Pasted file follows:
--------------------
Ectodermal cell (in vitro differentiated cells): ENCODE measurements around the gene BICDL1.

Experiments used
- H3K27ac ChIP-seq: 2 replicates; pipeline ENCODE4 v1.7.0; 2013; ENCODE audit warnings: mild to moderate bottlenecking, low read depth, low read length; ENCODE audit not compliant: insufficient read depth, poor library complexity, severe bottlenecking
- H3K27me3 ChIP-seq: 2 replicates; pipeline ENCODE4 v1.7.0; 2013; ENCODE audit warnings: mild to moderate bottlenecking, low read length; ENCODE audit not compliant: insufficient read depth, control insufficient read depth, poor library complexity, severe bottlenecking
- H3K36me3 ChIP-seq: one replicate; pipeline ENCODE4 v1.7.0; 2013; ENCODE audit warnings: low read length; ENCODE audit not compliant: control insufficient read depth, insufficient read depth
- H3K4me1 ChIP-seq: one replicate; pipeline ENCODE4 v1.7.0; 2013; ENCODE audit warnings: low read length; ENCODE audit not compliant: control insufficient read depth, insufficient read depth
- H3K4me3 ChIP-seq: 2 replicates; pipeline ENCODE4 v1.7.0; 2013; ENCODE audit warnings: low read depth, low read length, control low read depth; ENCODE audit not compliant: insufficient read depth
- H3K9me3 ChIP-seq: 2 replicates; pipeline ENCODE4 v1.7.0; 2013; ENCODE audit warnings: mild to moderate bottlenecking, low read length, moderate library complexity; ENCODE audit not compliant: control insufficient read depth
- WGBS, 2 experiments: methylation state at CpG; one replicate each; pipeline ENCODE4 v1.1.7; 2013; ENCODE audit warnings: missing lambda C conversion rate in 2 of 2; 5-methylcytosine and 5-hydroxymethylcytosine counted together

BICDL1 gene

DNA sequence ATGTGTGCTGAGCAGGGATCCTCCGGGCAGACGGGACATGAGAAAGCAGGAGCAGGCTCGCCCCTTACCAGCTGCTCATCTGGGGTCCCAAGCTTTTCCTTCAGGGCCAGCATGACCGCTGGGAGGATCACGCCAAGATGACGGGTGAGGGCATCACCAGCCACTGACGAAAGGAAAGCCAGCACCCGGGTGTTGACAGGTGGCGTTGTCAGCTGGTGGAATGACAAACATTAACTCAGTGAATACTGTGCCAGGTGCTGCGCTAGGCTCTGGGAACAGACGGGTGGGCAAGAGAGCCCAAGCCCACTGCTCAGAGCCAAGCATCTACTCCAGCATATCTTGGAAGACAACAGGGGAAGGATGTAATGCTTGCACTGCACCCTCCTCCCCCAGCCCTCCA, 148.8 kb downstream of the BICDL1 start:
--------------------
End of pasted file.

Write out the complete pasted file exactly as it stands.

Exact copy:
Ectodermal cell (in vitro differentiated cells): ENCODE measurements around the gene BICDL1.

Experiments used
- H3K27ac ChIP-seq: 2 replicates; pipeline ENCODE4 v1.7.0; 2013; ENCODE audit warnings: mild to moderate bottlenecking, low read depth, low read length; ENCODE audit not compliant: insufficient read depth, poor library complexity, severe bottlenecking
- H3K27me3 ChIP-seq: 2 replicates; pipeline ENCODE4 v1.7.0; 2013; ENCODE audit warnings: mild to moderate bottlenecking, low read length; ENCODE audit not compliant: insufficient read depth, control insufficient read depth, poor library complexity, severe bottlenecking
- H3K36me3 ChIP-seq: one replicate; pipeline ENCODE4 v1.7.0; 2013; ENCODE audit warnings: low read length; ENCODE audit not compliant: control insufficient read depth, insufficient read depth
- H3K4me1 ChIP-seq: one replicate; pipeline ENCODE4 v1.7.0; 2013; ENCODE audit warnings: low read length; ENCODE audit not compliant: control insufficient read depth, insufficient read depth
- H3K4me3 ChIP-seq: 2 replicates; pipeline ENCODE4 v1.7.0; 2013; ENCODE audit warnings: low read depth, low read length, control low read depth; ENCODE audit not compliant: insufficient read depth
- H3K9me3 ChIP-seq: 2 replicates; pipeline ENCODE4 v1.7.0; 2013; ENCODE audit warnings: mild to moderate bottlenecking, low read length, moderate library complexity; ENCODE audit not compliant: control insufficient read depth
- WGBS, 2 experiments: methylation state at CpG; one replicate each; pipeline ENCODE4 v1.1.7; 2013; ENCODE audit warnings: missing lambda C conversion rate in 2 of 2; 5-methylcytosine and 5-hydroxymethylcytosine counted together

BICDL1 gene

DNA sequence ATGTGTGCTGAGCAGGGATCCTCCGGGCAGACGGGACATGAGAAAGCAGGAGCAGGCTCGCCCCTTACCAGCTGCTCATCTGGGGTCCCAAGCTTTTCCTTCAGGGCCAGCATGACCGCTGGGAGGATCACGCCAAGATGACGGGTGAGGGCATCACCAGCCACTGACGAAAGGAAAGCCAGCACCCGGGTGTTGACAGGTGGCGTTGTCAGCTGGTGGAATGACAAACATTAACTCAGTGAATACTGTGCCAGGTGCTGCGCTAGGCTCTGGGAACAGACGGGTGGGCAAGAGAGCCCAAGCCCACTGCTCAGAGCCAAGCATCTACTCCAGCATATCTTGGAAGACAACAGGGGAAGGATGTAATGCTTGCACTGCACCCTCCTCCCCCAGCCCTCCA, 148.8 kb downstream of the BICDL1 start: